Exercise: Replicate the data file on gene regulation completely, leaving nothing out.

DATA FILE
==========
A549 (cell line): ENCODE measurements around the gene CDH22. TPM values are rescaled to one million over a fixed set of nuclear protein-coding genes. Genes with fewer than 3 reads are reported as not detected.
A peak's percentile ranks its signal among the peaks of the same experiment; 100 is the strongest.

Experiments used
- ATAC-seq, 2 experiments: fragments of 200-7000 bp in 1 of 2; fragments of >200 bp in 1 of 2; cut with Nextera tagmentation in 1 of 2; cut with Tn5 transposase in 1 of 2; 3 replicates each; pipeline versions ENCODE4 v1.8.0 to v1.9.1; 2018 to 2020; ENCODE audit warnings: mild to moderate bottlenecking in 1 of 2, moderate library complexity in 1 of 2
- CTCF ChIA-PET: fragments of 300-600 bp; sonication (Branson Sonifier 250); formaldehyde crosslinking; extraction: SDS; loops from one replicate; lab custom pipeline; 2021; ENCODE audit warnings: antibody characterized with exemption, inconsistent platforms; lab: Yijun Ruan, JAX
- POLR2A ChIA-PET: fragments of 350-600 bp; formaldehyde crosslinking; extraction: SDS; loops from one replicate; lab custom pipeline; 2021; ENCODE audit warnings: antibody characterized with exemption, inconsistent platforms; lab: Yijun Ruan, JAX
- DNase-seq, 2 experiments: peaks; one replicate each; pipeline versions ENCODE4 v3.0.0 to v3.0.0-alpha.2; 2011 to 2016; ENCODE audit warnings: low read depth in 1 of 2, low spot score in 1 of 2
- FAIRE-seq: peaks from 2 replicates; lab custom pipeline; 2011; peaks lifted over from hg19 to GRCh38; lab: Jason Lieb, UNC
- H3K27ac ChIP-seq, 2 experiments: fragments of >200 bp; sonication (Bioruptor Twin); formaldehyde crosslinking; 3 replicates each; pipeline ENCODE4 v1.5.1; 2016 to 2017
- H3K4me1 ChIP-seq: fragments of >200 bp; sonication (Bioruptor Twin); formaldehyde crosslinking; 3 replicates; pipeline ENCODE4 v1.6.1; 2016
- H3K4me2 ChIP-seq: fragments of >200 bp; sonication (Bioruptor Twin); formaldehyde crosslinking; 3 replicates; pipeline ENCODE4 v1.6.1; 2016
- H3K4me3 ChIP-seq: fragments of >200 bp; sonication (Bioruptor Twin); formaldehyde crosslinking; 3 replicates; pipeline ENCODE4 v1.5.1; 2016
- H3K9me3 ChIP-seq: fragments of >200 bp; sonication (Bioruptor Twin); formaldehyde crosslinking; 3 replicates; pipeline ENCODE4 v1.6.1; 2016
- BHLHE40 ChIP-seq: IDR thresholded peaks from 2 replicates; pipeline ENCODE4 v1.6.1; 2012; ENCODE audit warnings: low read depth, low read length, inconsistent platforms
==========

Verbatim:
A549 (cell line): ENCODE measurements around the gene CDH22. TPM values are rescaled to one million over a fixed set of nuclear protein-coding genes. Genes with fewer than 3 reads are reported as not detected.
A peak's percentile ranks its signal among the peaks of the same experiment; 100 is the strongest.

Experiments used
- ATAC-seq, 2 experiments: fragments of 200-7000 bp in 1 of 2; fragments of >200 bp in 1 of 2; cut with Nextera tagmentation in 1 of 2; cut with Tn5 transposase in 1 of 2; 3 replicates each; pipeline versions ENCODE4 v1.8.0 to v1.9.1; 2018 to 2020; ENCODE audit warnings: mild to moderate bottlenecking in 1 of 2, moderate library complexity in 1 of 2
- CTCF ChIA-PET: fragments of 300-600 bp; sonication (Branson Sonifier 250); formaldehyde crosslinking; extraction: SDS; loops from one replicate; lab custom pipeline; 2021; ENCODE audit warnings: antibody characterized with exemption, inconsistent platforms; lab: Yijun Ruan, JAX
- POLR2A ChIA-PET: fragments of 350-600 bp; formaldehyde crosslinking; extraction: SDS; loops from one replicate; lab custom pipeline; 2021; ENCODE audit warnings: antibody characterized with exemption, inconsistent platforms; lab: Yijun Ruan, JAX
- DNase-seq, 2 experiments: peaks; one replicate each; pipeline versions ENCODE4 v3.0.0 to v3.0.0-alpha.2; 2011 to 2016; ENCODE audit warnings: low read depth in 1 of 2, low spot score in 1 of 2
- FAIRE-seq: peaks from 2 replicates; lab custom pipeline; 2011; peaks lifted over from hg19 to GRCh38; lab: Jason Lieb, UNC
- H3K27ac ChIP-seq, 2 experiments: fragments of >200 bp; sonication (Bioruptor Twin); formaldehyde crosslinking; 3 replicates each; pipeline ENCODE4 v1.5.1; 2016 to 2017
- H3K4me1 ChIP-seq: fragments of >200 bp; sonication (Bioruptor Twin); formaldehyde crosslinking; 3 replicates; pipeline ENCODE4 v1.6.1; 2016
- H3K4me2 ChIP-seq: fragments of >200 bp; sonication (Bioruptor Twin); formaldehyde crosslinking; 3 replicates; pipeline ENCODE4 v1.6.1; 2016
- H3K4me3 ChIP-seq: fragments of >200 bp; sonication (Bioruptor Twin); formaldehyde crosslinking; 3 replicates; pipeline ENCODE4 v1.5.1; 2016
- H3K9me3 ChIP-seq: fragments of >200 bp; sonication (Bioruptor Twin); formaldehyde crosslinking; 3 replicates; pipeline ENCODE4 v1.6.1; 2016
- BHLHE40 ChIP-seq: IDR thresholded peaks from 2 replicates; pipeline ENCODE4 v1.6.1; 2012; ENCODE audit warnings: low read depth, low read length, inconsistent platforms